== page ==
In addition to the disinfection of surfaces that are regularly touched, it is also necessary to disinfect hands – hence the requirement for frequent hand washing. Alternatively, or in addition, alcohol-based hand antiseptics containing ethanol, isopropanol or n-propanol, or a combination thereof can be employed. According to the World Health Organisation, the main advantages of alcohol-based hand sanitisers are that they are fast-acting and broad-spectrum. Also, in a healthcare setting they can overcome the limited availability of taps and washbasins.
Alcohol solutions containing 60–80% alcohol are most effective, with higher concentrations being less potent. Alcohols have excellent in vitro germicidal activity against Gram-positive and Gram-negative vegetative bacteria and a variety of fungi. However, they have virtually no activity against bacterial spores or protozoan oocysts, and very poor activity against some non-enveloped (non-lipophilic) viruses.
Frequent use of alcohol-based formulations for hand antisepsis tends to cause drying of the skin unless humectants or other skin conditioning agents are added to the formulations. However, even well-tolerated alcohol-based handrubs containing humectants may cause a transient stinging sensation at the site of any broken skin. Alcohols are also flammable so appropriate safety precautions are necessary.
A major advantage of NEMESIS eH2O, is that is it pH neutral and in addition to surfaces it can also be applied to skin; even sensitive skin, and with no alcohol it does not cause any damage or cracking of the skin after frequent use.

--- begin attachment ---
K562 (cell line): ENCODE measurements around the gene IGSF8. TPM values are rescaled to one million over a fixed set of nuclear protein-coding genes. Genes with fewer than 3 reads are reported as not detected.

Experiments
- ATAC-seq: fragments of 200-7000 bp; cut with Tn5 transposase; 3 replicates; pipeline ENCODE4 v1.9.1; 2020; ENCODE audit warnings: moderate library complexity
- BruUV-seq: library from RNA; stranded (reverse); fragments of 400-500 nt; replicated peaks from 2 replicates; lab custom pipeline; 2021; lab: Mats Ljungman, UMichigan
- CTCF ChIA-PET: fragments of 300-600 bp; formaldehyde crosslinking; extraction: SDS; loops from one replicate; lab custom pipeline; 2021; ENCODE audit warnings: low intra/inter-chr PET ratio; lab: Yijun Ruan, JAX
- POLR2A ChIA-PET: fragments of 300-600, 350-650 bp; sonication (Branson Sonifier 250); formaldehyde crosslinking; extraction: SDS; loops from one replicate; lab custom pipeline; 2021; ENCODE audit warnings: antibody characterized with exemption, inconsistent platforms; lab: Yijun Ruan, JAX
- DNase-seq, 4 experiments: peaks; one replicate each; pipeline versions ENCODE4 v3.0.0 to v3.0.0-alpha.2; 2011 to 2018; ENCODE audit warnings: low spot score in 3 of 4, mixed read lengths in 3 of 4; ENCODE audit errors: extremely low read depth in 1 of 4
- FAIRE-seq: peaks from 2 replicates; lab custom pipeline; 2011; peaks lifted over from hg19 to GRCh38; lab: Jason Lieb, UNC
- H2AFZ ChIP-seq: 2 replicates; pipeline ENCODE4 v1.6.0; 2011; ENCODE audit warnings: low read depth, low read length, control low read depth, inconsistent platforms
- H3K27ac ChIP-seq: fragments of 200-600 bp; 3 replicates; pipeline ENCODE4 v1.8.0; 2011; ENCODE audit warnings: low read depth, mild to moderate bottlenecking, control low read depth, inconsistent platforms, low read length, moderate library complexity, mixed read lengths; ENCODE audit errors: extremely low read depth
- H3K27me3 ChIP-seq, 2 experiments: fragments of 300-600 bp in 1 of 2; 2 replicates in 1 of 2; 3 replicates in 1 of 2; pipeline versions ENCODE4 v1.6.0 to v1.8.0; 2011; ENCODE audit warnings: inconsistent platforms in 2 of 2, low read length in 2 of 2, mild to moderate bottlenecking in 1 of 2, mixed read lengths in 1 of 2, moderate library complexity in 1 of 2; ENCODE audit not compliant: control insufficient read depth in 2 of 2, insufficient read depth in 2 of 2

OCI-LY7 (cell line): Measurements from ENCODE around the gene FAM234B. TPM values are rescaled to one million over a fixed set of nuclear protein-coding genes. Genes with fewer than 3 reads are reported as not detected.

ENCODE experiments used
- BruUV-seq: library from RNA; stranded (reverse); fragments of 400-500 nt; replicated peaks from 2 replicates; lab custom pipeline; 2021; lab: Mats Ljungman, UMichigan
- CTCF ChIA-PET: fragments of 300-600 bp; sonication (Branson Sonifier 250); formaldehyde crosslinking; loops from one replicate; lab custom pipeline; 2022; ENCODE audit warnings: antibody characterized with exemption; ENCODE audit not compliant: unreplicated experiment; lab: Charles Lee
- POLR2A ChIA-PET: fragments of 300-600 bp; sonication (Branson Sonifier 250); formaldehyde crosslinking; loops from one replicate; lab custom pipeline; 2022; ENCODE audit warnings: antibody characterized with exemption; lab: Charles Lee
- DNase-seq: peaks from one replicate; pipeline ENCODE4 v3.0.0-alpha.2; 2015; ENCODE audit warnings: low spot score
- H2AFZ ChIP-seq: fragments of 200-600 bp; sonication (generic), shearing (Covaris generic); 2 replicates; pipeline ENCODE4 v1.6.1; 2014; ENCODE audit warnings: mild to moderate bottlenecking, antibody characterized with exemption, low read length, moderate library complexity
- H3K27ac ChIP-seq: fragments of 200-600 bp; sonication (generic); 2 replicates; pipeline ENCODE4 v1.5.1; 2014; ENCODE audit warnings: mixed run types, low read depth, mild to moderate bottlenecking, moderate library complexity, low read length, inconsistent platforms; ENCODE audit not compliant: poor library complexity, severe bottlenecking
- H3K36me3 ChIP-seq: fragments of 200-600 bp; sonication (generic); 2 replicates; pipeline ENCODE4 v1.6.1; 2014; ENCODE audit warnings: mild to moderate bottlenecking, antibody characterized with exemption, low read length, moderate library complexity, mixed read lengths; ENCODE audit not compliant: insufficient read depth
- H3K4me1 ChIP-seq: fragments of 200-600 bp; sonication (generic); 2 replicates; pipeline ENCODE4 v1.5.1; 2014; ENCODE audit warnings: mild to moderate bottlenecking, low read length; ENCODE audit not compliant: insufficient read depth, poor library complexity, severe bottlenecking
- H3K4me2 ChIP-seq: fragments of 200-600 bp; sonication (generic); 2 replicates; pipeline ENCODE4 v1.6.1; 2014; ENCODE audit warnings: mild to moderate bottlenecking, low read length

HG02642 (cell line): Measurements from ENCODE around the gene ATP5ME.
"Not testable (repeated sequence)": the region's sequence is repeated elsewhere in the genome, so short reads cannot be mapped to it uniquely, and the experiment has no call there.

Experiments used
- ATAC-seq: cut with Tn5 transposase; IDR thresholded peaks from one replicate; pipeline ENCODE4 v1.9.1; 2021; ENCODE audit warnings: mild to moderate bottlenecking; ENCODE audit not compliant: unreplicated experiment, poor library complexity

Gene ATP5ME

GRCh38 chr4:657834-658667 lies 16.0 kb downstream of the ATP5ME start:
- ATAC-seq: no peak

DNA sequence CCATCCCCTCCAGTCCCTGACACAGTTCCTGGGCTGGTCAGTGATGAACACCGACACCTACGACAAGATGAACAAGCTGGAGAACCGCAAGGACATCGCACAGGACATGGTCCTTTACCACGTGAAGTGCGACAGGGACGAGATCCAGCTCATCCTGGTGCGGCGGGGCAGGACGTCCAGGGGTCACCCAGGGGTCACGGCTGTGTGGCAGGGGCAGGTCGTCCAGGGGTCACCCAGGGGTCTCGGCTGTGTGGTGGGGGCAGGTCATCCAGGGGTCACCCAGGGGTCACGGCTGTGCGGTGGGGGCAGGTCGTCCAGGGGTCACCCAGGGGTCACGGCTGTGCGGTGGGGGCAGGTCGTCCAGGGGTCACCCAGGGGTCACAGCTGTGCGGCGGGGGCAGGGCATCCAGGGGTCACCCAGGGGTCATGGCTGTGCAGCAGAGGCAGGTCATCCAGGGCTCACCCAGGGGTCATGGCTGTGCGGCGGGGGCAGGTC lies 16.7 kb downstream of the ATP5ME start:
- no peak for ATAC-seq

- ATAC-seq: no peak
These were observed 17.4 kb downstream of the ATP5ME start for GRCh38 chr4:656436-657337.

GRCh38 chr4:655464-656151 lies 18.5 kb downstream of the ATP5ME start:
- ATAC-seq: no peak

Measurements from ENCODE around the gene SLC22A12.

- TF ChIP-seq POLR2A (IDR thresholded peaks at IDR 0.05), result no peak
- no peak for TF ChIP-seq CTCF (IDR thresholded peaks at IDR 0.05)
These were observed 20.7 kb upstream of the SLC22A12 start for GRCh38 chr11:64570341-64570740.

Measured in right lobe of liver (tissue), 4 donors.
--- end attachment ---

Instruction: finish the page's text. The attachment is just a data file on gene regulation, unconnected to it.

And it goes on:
As outlined above there a number of important issues to be considered when choosing a disinfectant:
NEMESIS eH2O performs extremely well in such a detailed assessment of disinfectant labels, and as such represents the ideal solution for disinfection in a wide range of applications including health care, domestic use, food processing and animal housing.
Sterling Presentation Health was founded in 2015 with a focus on the importance of infection prevention. Working with ground-breaking scientists, the founders developed Nemesis eH2O; a natural antiseptic, anti-bacterial, antiviral and antifungal disinfectant.
Nemesis eH2O technology mimics the human immune system; utilising hypochlorous acid (HOCl) to combat viruses, bacteria and other pathogenic microorganisms. The unique process by which Nemesis eH2O is manufactured requires just salt, water and electrolysis. Developed over 12 years, the Nemesis scientists have established a process that delivers a stable form of hypochlorous acid (pH neutral/very weak acid) with a 12 month shelf-life.
Nemesis eH2O is certified as one of the most powerful disinfectants on the market, but remarkably it is environmentally benign; it has no harmful chemicals, no waste product, no preservatives, no colour, no alcohol and no allergic reaction. As a result, Nemesis eH2O can be used as a sanitiser on any surface including sensitive human skin.
Tested and certified as a biocide for the world’s most dangerous diseases, Nemesis eH2O kills 99.9999% of harmful micro-organisms on contact. This includes Viruses, Influenza, E. coli, S. aureus, Norovirus, MRSA and C. difficile.